The average golfer spends at least 40 hours per week sitting behind a desk. When you add in the amount of time we spend on the couch binging Netflix, that number rises to about 60 hours a week.
What’s more, our bodies adapt to the conditions we expose them to. Under the conditions described above, we lose hip mobility, which means our hips won’t lie when we hit the course, no matter how much we might want them to.
Our hips are designed for large ranges of motion and are one of the most important joints relative to the golf swing, but sitting behind a desk all week limits the hips’ ability to rotate effectively. Limited hip mobility hinders the ability to turn in the backswing and downswing. It also makes it difficult to generate speed and power.
This is why mobilizing your hips daily is incredibly important for your golf swing, and for many other physical activities.
Luckily, mobilizing your hips for just a few minutes each day can combat the negative effects of a sedentary lifestyle.
Hip Mobility Exercises
1. Step Overs: Standing tall with your feet together, pick one leg up behind you and take a huge step, as if you were trying to step over a hurdle. Bring your foot to the ground and then repeat the same motion in reverse. You can use a golf club for balance support as needed. As you perform this mobility exercise, keep your knee flexed and try to limit movement in your upper body. Focus on moving slowly and under control through as big a range of motion as you can. Repeat this on both sides.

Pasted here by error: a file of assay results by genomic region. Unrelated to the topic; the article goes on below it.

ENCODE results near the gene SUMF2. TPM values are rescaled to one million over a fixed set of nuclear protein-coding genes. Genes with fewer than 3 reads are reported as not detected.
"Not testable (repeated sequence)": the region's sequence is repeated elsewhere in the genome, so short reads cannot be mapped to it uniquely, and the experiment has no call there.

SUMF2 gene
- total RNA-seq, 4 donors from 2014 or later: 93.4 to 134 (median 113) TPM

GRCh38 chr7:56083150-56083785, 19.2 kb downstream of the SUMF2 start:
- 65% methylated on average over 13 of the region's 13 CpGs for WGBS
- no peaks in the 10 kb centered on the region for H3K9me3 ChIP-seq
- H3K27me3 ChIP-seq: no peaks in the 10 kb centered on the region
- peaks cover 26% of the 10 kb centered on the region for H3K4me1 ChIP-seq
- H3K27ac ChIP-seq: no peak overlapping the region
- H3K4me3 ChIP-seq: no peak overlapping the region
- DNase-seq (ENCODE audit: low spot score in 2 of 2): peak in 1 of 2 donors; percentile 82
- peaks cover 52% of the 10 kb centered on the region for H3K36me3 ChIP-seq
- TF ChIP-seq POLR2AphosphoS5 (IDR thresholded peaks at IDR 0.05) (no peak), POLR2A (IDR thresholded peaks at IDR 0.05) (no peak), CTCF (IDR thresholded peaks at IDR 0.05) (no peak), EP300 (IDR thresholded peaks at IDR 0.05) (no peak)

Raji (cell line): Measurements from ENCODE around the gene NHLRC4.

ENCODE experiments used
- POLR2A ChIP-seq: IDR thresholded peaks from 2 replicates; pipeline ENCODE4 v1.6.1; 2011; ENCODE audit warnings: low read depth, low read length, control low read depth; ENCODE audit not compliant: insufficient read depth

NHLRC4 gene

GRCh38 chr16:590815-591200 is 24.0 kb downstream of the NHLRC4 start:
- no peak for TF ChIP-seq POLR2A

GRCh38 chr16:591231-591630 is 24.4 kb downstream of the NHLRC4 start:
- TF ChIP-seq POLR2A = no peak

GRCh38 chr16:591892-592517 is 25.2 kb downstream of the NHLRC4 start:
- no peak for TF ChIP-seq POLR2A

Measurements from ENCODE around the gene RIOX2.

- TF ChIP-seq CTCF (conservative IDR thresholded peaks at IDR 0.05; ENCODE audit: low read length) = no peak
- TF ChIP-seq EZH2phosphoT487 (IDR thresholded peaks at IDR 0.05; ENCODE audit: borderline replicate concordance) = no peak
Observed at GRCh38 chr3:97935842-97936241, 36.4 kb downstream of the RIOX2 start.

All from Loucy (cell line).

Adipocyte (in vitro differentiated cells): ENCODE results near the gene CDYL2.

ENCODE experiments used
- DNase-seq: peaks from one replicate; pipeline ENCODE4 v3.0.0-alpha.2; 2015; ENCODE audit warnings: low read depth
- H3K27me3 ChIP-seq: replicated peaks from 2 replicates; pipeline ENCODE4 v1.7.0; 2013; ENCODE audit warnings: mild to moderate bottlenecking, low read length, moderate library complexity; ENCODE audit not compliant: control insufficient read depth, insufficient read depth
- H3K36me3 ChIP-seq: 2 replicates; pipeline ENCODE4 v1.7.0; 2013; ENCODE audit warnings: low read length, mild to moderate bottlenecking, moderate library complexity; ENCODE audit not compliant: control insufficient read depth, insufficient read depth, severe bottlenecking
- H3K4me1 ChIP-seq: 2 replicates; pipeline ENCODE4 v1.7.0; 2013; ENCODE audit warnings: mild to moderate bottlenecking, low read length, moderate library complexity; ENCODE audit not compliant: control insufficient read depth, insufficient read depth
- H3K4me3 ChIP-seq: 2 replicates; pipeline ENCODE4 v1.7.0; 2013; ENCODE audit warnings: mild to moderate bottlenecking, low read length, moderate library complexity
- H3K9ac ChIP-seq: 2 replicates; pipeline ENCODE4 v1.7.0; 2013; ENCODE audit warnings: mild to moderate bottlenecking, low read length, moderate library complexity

See below for a demonstration of what this hip mobility exercise should look like.
Hip Warm-Up Exercise Pre Golf Or Workout— Fit For Golf - Mike Carroll
Our hips are designed for large ranges of motion We sit for 60+ hours a week, decade after decade
Our body adapts to what it’s exposed to...hence we lose hip mobility
Mobilize them daily
@MyTPI pic.twitter.com/ckKAvI5Ejs (@Fit_For_Golf) February 16, 2020
2. 90/90s: Sitting on the floor, place one leg in front of you at a 90-degree angle and your other leg out to the side at a 90-degree angle. Use your hips to sit up tall over your front leg, using your hand for support as needed. Sit back down and rotate to the other side, so that the leg that was out to the side to start is now in front. Repeat this 10-12 times.
Next time you’re wondering how to improve your mobility to help your follow-through, ease your hip tightness, or simply have a more fluid swing, give these exercises a try.
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